Quantitative data tells us if a service is being used or not, it does not offer insight into motivations, needs, preferences, and experiences. As such, quantitative data has to be combined with qualitative data to be more actionable – to reveal information about how the problem might best be solved. It is from this combination of data types that we learn not only the fact that Dustin does not seek medical help until he has to go to emergency, but why Dustin doesn’t go to his GP.
If quantitative data is so limited, what intelligence does Grounded offer?
Grounded data seeks to answer three types of questions: (1) how does a service or program work/not work, (2) for whom does a service or program work/not work, and (3) why?
Grounded offers insight about:
- Service Journeys of groups.
Which services do people interact with, when, and how do they rate their experiences? What are the enablers and barriers individuals encounter as they use services and try to access support? Qualitative data offers a more global view of a person in context thereby illuminating insights individuals may neglect to share.
b. The motivations, preferences, and aspirations of individuals.
How do people define a good outcome for themselves? What are their unmet needs and wants? How do their service interactions shape their motivations and preferences?
c. The clever solutions.
For example: how are homeless/under-housed individuals’ making do? What are their strategies and ways around challenges? This kind of data gives us insights upon which we can resolve the cracks people are falling through and the elements that are misused.
How does Grounded work?
We envision the future of Grounded as a subscription service. In the meantime we are building our database through commissioned research. Government Departments and organizations working on a particular policy can commission Grounded to conduct research on a specific group or a social issue.
On the backend, Grounded works through the creation of new roles, tools and a database.
New roles: Data for Grounded is collected by Grounded Recorders. Recorders are folks from the population we are researching. They are trained and paid to help their peers input and record their experiences with social services. The advantage of hiring and training members of the population group under research is that the qualitative data they collect is real user experience in real time, not reported experiences filtered through surveys, focus groups or interviewer biases.
New tools: A specially designed notebook, or an app to submit notes, photos, and location-based information using mobile phones or a computer.
New database: A new database will enable researchers, on the back-end, to code sections by theme, add searchable tags and keywords, link entries, and include references and methodological notes.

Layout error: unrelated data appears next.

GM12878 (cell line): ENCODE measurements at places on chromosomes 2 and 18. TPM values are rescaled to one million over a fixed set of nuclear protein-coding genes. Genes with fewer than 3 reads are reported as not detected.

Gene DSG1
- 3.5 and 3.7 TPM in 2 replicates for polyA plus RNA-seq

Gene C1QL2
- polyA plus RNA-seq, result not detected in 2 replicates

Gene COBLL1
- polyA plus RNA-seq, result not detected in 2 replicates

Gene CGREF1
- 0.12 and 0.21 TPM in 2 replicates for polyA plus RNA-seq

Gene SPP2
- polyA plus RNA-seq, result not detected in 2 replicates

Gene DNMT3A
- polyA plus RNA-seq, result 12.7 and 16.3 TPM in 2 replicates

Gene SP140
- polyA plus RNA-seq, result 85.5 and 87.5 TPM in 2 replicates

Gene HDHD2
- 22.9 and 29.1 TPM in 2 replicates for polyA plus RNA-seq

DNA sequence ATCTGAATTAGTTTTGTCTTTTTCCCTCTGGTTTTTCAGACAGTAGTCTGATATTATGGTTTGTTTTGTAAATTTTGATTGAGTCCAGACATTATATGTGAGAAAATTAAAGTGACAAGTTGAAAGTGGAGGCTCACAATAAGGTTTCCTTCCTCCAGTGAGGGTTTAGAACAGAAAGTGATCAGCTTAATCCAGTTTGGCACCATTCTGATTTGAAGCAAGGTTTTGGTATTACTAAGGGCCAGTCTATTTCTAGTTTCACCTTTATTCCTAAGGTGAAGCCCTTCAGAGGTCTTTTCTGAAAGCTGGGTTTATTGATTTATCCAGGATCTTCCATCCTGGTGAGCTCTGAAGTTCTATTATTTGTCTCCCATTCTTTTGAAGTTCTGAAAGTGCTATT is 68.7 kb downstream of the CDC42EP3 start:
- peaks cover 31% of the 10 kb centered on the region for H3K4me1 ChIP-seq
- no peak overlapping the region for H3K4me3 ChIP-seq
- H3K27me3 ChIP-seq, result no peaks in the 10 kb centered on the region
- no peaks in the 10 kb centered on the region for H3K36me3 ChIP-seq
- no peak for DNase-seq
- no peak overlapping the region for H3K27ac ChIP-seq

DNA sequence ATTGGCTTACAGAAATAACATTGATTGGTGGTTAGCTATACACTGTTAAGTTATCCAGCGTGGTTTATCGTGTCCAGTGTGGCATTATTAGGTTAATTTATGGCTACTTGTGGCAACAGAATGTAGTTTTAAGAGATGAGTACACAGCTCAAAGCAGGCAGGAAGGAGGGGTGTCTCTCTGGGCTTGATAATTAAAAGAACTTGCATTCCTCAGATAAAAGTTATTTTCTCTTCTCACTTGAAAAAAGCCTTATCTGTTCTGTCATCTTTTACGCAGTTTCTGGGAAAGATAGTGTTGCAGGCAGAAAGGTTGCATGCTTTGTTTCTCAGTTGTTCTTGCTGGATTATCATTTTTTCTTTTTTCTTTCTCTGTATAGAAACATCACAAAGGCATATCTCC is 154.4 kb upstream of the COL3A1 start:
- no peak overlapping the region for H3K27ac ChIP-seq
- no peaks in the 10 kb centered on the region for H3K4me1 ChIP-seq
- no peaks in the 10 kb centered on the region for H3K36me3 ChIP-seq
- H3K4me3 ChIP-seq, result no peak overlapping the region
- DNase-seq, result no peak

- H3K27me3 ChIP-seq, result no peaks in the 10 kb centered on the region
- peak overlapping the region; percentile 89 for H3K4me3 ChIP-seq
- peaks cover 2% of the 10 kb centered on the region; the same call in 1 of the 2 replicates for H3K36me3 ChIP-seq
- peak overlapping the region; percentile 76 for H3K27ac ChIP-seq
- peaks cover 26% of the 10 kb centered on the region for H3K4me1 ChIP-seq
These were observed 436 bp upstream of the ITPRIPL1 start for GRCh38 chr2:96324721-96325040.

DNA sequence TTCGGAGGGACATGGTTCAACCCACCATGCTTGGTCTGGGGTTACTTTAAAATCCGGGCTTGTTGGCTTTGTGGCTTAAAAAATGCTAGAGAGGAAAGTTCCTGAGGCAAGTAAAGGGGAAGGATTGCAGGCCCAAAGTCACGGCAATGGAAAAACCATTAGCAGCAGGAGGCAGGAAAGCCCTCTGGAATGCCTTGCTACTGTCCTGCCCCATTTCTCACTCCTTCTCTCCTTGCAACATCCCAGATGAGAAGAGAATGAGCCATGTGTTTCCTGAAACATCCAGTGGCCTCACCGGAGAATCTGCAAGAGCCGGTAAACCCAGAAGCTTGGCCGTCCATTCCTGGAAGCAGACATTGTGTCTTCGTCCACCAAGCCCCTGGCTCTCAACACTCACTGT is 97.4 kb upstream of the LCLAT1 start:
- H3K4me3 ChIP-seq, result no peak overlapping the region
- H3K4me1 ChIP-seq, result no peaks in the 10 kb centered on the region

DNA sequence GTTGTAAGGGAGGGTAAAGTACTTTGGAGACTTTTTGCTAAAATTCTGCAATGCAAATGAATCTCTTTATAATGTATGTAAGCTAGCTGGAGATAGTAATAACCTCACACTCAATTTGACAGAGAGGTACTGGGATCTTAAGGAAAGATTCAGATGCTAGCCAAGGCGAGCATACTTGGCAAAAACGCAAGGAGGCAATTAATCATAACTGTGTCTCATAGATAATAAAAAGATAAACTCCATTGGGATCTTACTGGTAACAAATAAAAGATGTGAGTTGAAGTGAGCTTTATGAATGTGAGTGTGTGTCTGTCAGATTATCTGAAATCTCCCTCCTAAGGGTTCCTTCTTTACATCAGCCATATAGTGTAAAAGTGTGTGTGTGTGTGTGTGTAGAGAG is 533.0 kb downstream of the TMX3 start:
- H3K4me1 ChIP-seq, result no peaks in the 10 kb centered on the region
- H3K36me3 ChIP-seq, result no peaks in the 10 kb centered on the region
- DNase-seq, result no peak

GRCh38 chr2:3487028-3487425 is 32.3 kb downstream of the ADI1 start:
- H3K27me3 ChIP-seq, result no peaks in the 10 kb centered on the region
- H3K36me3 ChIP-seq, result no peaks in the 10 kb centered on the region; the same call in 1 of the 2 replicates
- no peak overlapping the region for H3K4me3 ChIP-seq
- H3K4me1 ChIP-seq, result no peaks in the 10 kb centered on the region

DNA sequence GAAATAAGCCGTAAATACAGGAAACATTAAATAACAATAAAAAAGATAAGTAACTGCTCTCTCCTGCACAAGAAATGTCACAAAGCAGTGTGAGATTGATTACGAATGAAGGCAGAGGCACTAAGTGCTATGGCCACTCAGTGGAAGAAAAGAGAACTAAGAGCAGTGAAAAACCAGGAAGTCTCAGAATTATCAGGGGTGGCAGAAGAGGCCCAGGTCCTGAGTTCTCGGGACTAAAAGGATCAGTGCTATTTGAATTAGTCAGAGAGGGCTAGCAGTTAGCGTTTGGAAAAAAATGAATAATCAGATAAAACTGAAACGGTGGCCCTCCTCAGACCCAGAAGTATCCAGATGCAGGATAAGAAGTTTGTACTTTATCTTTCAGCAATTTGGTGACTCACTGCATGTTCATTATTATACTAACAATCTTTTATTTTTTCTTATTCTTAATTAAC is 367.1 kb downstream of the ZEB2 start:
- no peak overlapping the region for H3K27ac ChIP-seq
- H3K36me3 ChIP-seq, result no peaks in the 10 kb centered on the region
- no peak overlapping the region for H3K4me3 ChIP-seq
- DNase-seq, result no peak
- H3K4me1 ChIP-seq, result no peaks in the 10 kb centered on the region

On the Grounded website data will be organized around themes (e.g addiction, grief), around issue areas (e.g health, justice, housing), around service types (e.g shelters, dental services), and demographic features. Users of the site can choose to read individual entries and watch media files; or view aggregated totals of ratings and barriers experienced. Results of testing early prototypes can be viewed here: https://inouttoronto.wordpress.com/grounded-data-with-a- story/.
Grounded Intelligence Can Effect Change
Grounded is an innovative approach that can prompt change by bringing qualitative data into the social policy toolkit.
Commissioned grounded datasets will help departments and organizations overcome red tape such as ethics approvals for qualitative data collection, or the hardship of recruiting people on the ground.
For service delivery organizations, Grounded gives staff access to fresh perspectives on their beneficiaries.
For marginalized folks, Grounded offers some paid work and skill-building opportunities. Moreover, Grounded validates their experiences – they see that their perspectives matter to policy and program development.
For social services, we argue that accessible quality intelligence of users’ needs and experiences will lead to improvement in programs and policies. We believe programs and policies developed with information from the very people who use them will help to bring about the accessible supports individuals require.
While the first prototype focused on the everyday experiences of street- involved adults like Frank and Dustin, Grounded seeks to grow its data sets in its next iteration. In 2017 we are going to be beta-testing Grounded 2.0. We are seeking 3 or 4 partners, and are especially interested in working closely with Newcomers as well as Indigenous Youth and folks with addictions.
Dr. Sarah Schulman, Founding Partner and Social Science Lead, InWithForward. Dr. Daniela Kraemer is Lead Anthropologist email@example.com, InWithForward, Jonas Piet, Director and Service Design Lead, InWithForward, Natalie Napier, Lead Recruiter, InWithForward. www.inwithforward.com